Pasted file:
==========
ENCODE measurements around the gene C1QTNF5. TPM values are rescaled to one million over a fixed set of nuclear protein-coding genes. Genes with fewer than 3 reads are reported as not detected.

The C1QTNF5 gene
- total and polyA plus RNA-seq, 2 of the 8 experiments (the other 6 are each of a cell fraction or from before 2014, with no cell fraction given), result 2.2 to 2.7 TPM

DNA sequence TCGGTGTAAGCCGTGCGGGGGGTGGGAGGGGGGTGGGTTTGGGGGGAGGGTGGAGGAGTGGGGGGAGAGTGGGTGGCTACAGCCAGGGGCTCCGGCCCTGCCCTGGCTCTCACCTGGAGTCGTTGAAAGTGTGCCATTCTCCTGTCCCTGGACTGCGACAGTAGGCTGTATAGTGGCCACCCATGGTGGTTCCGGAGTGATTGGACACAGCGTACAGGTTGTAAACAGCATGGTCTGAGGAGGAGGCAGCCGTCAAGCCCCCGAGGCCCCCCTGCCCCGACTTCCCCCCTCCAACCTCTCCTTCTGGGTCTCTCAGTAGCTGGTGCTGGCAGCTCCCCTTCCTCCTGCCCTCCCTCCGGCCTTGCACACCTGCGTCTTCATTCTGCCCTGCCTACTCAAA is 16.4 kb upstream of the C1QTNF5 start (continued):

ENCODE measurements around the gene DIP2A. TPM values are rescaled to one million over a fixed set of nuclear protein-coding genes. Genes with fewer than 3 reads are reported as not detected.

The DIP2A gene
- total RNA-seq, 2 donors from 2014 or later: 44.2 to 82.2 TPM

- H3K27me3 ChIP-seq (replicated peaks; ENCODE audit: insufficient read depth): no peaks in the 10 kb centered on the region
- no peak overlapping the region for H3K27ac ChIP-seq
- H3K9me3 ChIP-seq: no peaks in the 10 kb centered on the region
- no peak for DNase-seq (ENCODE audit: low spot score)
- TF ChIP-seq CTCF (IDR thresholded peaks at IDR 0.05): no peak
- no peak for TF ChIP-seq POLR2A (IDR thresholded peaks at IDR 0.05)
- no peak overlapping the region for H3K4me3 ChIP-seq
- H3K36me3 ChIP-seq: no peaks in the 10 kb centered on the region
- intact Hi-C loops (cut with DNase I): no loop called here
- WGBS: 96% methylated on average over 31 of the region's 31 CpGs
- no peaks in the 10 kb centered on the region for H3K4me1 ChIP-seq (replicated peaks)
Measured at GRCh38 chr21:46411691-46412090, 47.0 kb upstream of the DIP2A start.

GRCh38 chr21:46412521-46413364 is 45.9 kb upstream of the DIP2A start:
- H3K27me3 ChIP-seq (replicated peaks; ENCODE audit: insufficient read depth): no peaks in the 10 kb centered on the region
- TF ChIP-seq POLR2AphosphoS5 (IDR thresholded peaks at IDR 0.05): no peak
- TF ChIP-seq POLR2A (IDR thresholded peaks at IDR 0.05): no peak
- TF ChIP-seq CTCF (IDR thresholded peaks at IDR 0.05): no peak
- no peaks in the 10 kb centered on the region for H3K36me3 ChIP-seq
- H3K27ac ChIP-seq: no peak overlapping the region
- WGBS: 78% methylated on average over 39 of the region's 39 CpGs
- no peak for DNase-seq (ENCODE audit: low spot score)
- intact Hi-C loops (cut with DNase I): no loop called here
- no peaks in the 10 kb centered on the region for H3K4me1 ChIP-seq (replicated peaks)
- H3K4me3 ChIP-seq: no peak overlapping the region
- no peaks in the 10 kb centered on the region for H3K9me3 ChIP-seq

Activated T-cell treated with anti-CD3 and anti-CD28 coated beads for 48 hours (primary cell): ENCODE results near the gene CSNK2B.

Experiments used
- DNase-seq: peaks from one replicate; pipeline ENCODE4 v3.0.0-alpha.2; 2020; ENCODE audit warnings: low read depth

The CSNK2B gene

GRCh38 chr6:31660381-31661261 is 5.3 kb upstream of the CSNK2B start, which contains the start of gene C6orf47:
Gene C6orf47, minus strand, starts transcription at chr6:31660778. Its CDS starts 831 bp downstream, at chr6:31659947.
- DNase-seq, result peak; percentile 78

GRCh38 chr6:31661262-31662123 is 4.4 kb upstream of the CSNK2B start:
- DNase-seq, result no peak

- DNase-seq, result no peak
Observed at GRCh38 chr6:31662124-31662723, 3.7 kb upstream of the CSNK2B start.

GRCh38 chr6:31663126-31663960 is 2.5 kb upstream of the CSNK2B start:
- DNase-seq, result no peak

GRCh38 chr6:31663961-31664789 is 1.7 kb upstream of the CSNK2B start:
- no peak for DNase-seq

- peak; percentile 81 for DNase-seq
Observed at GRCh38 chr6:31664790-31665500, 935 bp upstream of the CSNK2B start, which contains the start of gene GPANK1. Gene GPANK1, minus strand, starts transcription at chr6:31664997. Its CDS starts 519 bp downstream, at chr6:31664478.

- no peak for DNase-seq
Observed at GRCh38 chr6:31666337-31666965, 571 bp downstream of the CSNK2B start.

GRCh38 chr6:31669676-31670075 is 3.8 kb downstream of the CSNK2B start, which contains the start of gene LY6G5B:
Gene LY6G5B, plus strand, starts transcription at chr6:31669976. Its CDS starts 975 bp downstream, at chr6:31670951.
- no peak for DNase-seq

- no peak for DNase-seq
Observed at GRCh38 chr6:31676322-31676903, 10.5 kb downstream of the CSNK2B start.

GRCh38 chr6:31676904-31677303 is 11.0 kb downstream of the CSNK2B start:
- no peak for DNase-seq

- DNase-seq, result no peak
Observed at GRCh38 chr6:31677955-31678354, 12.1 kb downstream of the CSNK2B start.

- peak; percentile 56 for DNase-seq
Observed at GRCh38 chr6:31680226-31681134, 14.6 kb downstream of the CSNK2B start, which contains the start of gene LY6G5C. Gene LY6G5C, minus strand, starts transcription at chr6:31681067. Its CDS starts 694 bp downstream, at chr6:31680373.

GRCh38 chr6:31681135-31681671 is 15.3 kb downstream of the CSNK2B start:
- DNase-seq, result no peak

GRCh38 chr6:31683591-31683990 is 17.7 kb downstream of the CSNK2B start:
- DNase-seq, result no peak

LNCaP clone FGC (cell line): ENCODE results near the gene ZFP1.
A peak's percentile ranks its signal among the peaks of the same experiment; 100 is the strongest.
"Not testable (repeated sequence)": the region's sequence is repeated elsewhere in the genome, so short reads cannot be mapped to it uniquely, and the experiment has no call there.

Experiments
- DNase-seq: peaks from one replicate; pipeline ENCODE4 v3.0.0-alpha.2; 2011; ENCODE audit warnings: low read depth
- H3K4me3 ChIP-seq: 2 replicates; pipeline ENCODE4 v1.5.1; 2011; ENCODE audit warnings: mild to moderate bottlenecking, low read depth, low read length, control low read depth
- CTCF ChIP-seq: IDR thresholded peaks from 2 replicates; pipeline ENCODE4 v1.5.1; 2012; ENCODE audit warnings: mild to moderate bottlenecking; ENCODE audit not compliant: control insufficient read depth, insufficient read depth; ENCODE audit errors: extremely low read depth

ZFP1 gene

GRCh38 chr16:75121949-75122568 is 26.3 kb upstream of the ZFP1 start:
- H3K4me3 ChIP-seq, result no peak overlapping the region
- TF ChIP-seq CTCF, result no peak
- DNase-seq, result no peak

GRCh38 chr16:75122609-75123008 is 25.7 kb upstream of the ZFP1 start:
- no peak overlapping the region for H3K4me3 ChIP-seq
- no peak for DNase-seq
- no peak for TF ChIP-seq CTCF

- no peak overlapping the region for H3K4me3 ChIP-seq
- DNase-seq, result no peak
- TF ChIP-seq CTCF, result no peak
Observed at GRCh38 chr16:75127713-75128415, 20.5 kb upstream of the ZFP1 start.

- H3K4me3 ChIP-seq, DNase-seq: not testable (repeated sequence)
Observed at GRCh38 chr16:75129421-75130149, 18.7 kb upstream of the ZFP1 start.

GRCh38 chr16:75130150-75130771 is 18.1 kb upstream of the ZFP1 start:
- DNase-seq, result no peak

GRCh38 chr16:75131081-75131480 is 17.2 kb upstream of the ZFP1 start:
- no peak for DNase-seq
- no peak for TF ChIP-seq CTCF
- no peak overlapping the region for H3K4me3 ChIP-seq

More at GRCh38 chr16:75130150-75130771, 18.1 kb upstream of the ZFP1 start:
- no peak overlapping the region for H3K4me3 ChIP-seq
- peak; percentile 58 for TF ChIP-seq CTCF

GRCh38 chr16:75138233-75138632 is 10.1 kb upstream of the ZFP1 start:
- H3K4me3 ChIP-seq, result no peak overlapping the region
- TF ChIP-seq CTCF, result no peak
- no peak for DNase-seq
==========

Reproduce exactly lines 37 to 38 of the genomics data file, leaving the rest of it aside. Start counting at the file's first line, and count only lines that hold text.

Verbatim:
GRCh38 chr6:31660381-31661261 is 5.3 kb upstream of the CSNK2B start, which contains the start of gene C6orf47:
Gene C6orf47, minus strand, starts transcription at chr6:31660778. Its CDS starts 831 bp downstream, at chr6:31659947.